Changes to the 3rd grade soccer starting in Fall 2015
We wanted to publish a note explaining some small improvements that will take place for the Fall 2015 Grade 3 soccer group. For the past 4 years, Dover Sherborn Soccer Club has retained a professional soccer advisor in the form of our “Director of Coaching” role, aka “DOC”. This has provided over this time a curriculum for team practices, educational resources and training sessions for our volunteer coaches and weekly support for all of our community in our effort to develop players while providing a fun, respectful and rewarding soccer experience. This has brought rewards and the grade cohorts passing through our programs are both numerous and increasingly more developed every year as they have their soccer fun. We try to think every year about how we can continue to help all our players and families in their enjoyment of and development in the sport. We have encouraged teams to run post-match pizza parties on the field, we have arranged end-of-season all-grade mix-‘em-all-up scrimmage fun nights, and arranged for Revs players and mascots to be at the fields for our youngest players. It’s all about the fun and all about the children having as much fun playing their soccer.
How our players have as much fun as possible as they play their soccer is clearly something we think about a lot. In recent years, our 3rd grade teams have played in a small league with teams from Westwood, Canton and Walpole, where teams are fully balanced i.e. each team with an equal mix of players of all development stages. This has been a half step from our intramural K-2 programs to 4th grade where levelled teams are formed (A,B,C,D etc). What we have seen with these balanced teams and also with the current 2nd grade intramural balanced teams program is that the players at an earlier development stage are not touching the ball enough. Research says that if children give up soccer, it is around the age of 14 and one of the reasons is because they personally do not feel they have the skills to play the game. If all of our players are not touching the ball enough, then they will not connect with the sport and feel they can play it sufficiently to stay with the sport. More touches on a soccer ball is akin to catching a baseball or shooting a basketball. More helps a lot. Clearly, children decide not to play sports for any number of reasons but if a child left soccer because they did not feel they could play the sport, we as a Club would not have done our job.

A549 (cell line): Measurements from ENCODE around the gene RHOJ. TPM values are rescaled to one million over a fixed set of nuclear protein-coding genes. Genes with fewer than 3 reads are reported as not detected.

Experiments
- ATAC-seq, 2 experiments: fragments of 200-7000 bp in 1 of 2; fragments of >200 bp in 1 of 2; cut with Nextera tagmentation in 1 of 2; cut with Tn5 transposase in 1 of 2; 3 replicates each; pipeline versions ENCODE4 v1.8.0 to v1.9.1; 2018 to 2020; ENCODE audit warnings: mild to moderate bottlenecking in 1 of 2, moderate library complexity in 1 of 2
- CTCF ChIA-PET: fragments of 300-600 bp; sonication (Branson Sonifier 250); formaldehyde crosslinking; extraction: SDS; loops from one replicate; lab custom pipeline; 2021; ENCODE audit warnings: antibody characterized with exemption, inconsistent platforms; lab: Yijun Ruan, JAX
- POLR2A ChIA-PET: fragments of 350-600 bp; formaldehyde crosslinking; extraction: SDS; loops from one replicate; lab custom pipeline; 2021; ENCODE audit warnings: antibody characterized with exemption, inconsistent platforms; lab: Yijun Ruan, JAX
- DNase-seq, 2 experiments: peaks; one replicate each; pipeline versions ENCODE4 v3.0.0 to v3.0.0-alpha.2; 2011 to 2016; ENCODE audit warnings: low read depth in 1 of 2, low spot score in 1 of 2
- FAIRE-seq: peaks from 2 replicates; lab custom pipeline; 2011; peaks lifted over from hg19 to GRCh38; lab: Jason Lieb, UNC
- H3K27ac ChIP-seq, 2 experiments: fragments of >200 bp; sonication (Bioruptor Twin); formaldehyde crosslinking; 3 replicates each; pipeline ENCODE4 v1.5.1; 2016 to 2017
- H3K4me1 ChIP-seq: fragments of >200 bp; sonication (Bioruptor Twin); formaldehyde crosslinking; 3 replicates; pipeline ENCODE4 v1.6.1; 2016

We researched how other towns of similar size approached this and when we talked to Wayland, a solution presented itself for a different and gentle half step to full levelling. In Wayland (pop. 12,000 versus DS at 9,500), the cohort of 3rd grade youth soccer players are cut in half when teams are to be formed. A half of more developed players and a half with players at an earlier stage of development. Normally this is for a group of 40-45 players. Then two equal balanced teams are formed from each half. All four teams are entered into the BAYS (Boston Area Youth Soccer) league for Metrowest players. At this age group, BAYS has no Division 1 or Division 4, but only Division 2 or 3, each with many sections. Wayland entered their teams all into Division 3. Two in an upper section of the division and two in a lower section. For the players in the teams formed of players at an earlier stage of development, this results in a significant enhancement of the experience – they are playing with players of a similar development stage and against opposing players with similar skills. This means they touch the ball more when their team plays a game, they have a chance to pass the ball more often, have the chance to score more frequently and connect with the sport more deeply. This would be in stark contrast to a game day experience in a balanced team where two or three more developed players have the vast majority of touches on the ball and a large number of the other players are bypassed and barely receive a chance to kick the ball. Furthermore, for players playing in the teams formed from players at a more advanced stage of development, this will also provide a more appropriate soccer environment for their 3rd grade.
From the start of Fall 2015, Dover Sherborn Soccer 3rd graders will be playing in teams formed along similar lines.
Please be aware that we know that players develop at different speeds and at different stages of their growing years. DS Soccer teams are re-formed at the start of every Fall and Spring season based on our volunteer coaches’ evaluation sheets and our DOC input - and ,from the end of Grade 3 onwards, an independent, blind evaluation tryout session with external evaluators.
If you have any questions on this, please contact the boys or girls coordinators, found on our DS Soccer website contacts section here.